Environmental classification( air handling units)


The environment can impact the quality of a pharma­ceutical product differently at each manufacturing step. Certainly, the most critical environment is the one in which sterile products or components (vials, ampoules, stoppers, and such) are directly exposed. This is true for all aseptic-processing operations.

To link the environmental needs for every phase of the process, the critical environments are classified. These classifications follow diverse sets of criteria that are linked either to room airborne cleanliness levels, use of the environment, containment or segregation levels, and the like

Defining parameters used for classification include particles of a specific size per unit volume of air, microbial levels, and type of microorganisms (biohazard). The designation or nomenclature changes within industries and among countries. These classifications are set as part of standards or guidelines prepared by national health authorities such as the U.S. FDA, EMEA and other govern­mental institutions (e.g., U.S. National Institutes of Health), professional associations (e.g., PDA, IES) and ISO. In addition, many corporations have internal stan­dards and guidelines that apply to all of their associated companies.

FDA Guidance for Industry Sterile Drug Products Produced by Aseptic Processing Guideline

Critical Environments       

A critical area is one in which the sterilized drug product, containers, and closures are exposed to environ­mental conditions that must be designed to maintain product sterility CFR 21 [section 211.42(c)(10)]. Acti­vities conducted in such areas include manipulations (e.g., aseptic connections, sterile ingredient additions) of sterile materials prior to and during filling and closing operations.

Supporting Areas

Supporting clean areas can have various classifications and functions. Many support areas function as zones in which non sterile components, formulated products, in-process materials, equipment, and container/closures are prepared, held or transferred. These environments are soundly designed when they minimize the level of particle contaminants in the final product and control the microbiological content (bioburden) of articles and components that are subsequently sterilized.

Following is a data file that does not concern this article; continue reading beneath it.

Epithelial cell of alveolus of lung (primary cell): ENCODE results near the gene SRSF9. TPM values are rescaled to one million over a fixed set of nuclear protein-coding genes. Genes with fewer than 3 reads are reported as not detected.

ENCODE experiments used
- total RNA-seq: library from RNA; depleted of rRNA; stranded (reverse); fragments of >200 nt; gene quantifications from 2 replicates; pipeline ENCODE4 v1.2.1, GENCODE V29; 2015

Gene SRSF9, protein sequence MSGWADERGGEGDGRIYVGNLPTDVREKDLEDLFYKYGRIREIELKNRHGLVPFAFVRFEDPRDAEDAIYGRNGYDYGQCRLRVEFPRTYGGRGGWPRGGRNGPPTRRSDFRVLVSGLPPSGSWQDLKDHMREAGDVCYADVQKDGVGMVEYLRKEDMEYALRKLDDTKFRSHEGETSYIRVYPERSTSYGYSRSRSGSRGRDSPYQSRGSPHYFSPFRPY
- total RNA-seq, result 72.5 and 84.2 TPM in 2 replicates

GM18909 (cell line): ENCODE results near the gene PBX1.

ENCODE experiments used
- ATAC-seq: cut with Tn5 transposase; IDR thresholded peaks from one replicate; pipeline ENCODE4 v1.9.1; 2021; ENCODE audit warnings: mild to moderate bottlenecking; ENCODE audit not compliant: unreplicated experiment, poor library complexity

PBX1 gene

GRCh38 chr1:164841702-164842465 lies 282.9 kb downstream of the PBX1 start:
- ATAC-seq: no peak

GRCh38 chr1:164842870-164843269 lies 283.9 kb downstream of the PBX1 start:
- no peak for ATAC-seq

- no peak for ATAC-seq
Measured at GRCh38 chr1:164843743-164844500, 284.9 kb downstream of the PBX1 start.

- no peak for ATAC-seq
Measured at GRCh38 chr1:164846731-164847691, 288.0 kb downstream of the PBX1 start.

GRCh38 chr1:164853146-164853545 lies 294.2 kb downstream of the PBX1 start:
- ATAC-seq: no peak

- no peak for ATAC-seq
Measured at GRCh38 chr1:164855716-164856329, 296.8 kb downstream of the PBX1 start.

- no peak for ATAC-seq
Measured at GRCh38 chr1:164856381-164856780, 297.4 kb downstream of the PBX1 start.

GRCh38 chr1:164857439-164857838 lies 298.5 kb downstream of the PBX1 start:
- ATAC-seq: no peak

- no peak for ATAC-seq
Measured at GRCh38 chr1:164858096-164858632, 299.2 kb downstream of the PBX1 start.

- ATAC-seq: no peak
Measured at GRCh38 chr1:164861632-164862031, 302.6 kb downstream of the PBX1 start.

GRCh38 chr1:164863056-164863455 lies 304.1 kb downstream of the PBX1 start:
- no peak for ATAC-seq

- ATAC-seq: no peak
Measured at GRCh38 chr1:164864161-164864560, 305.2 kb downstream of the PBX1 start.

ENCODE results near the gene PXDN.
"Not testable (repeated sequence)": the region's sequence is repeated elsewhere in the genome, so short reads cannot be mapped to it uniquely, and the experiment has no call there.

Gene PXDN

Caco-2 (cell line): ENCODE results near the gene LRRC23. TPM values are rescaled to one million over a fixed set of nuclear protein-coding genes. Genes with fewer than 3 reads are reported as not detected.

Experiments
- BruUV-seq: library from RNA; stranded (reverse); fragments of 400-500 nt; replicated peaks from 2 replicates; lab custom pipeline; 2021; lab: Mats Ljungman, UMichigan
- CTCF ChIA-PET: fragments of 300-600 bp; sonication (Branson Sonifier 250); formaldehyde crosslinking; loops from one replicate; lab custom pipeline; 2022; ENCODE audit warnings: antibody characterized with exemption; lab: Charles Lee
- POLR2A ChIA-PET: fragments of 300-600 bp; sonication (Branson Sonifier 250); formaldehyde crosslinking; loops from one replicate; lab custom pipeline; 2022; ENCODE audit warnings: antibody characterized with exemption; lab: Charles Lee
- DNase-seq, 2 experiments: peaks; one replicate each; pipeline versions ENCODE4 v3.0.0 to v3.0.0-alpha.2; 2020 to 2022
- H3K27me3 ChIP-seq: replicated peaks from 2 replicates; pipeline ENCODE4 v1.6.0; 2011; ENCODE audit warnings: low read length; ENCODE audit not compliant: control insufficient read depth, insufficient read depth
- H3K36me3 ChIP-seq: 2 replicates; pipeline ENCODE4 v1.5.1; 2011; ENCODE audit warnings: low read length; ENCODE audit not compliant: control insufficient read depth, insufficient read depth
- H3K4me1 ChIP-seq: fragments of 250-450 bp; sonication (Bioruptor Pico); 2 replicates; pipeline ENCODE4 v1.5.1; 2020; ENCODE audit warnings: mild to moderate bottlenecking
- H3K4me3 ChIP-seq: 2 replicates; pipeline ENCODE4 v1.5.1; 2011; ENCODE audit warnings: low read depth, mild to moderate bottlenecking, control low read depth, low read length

The nature of the activities conducted in a supporting clean area determines its classification. FDA recommends that the area immediately adjacent to the aseptic processing line meet, at a minimum, Class 10,000 (ISO 7) standards under dynamic conditions. Manufac­turers can also classify this area as Class 1,000 (ISO 6) or maintain the entire aseptic filling room at Class 100 (ISO 5). An area classified at a Class 100,000 (ISO 8) air cleanliness level is appropriate for less critical activities (e.g., equipment cleaning).

Area Classifications and/or Cleanliness: Class Requirements Indicated in the September2004 FDA Guidelines

Clean area classification( 0.5 nm particles per ft2)2

ISO designation

  • 0.5 nm particles per m2

Microbiological active air action levels( cfu per m2)

Microbiological settling plates action levels (cfu per 4 hrs)





















a All classifications based on data measured in the vicinity of exposed

All classifications based on data measured in the vicinity of exposed

materials/articles during periods of activity. b ISO 14644-1 designations provide uniform particle concentration values for Cleanrooms in multiple industries. An ISO five particle concentration is equal to Class 100 and approximately equals EU Grade A. c Values represent recommended levels of environmental quality. You may find it appropriate to establish alternate microbiological action levels due to the nature of the operation or method of analysis. d The additional use of settling plates is optional.

e Samples from Class 100 (ISO 5) environments should normally yield no microbiological contaminants.

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